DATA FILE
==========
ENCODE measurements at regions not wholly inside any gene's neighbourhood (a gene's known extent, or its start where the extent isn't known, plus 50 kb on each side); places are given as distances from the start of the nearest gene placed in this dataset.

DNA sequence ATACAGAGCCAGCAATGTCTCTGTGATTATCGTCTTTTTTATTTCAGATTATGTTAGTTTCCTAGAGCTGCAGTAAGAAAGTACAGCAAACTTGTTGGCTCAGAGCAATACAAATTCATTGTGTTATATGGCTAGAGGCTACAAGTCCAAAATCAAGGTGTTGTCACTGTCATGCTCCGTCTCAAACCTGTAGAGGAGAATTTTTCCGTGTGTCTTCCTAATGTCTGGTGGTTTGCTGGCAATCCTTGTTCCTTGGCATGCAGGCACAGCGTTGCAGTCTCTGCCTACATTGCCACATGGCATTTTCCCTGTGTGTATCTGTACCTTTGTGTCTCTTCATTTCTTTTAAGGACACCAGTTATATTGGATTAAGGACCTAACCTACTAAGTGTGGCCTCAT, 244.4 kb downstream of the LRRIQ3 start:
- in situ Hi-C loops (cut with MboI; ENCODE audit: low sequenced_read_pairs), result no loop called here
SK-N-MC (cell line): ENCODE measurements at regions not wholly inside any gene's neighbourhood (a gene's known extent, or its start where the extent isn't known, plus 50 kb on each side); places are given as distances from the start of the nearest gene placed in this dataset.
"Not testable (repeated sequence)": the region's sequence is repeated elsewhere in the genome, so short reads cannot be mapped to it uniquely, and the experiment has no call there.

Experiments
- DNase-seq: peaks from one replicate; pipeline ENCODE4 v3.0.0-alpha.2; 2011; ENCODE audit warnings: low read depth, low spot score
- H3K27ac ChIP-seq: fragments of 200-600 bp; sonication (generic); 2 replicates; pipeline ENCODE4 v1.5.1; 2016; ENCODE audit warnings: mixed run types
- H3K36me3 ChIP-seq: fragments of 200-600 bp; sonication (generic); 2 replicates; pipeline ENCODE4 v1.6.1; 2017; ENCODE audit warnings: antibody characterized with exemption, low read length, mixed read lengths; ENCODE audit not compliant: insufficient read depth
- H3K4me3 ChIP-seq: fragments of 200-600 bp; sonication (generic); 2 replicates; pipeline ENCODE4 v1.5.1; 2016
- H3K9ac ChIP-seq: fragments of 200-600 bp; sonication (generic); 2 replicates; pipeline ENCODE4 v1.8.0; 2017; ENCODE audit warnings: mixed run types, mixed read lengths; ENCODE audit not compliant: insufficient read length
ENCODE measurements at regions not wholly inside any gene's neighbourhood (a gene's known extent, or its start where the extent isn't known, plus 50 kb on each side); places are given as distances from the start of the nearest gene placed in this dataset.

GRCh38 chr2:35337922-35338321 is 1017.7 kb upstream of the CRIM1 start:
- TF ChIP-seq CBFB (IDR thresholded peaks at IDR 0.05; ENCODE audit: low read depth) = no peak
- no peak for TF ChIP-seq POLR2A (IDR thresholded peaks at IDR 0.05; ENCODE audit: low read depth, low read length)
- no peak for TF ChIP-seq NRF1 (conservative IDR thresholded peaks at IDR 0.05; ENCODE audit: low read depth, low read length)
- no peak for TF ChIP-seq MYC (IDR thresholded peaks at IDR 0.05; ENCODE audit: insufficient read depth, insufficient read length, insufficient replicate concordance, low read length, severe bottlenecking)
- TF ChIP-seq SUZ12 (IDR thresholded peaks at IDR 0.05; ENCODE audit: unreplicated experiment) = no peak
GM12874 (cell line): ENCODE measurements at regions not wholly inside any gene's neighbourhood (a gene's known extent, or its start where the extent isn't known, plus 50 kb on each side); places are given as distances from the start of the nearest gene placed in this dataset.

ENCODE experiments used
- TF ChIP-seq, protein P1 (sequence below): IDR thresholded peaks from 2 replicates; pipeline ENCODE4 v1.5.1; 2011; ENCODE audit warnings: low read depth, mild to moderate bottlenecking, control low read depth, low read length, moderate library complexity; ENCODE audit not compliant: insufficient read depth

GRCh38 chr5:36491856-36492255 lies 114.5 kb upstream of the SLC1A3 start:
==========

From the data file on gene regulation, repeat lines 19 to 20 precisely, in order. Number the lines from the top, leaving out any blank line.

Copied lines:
GM12874 (cell line): ENCODE measurements at regions not wholly inside any gene's neighbourhood (a gene's known extent, or its start where the extent isn't known, plus 50 kb on each side); places are given as distances from the start of the nearest gene placed in this dataset.

ENCODE experiments used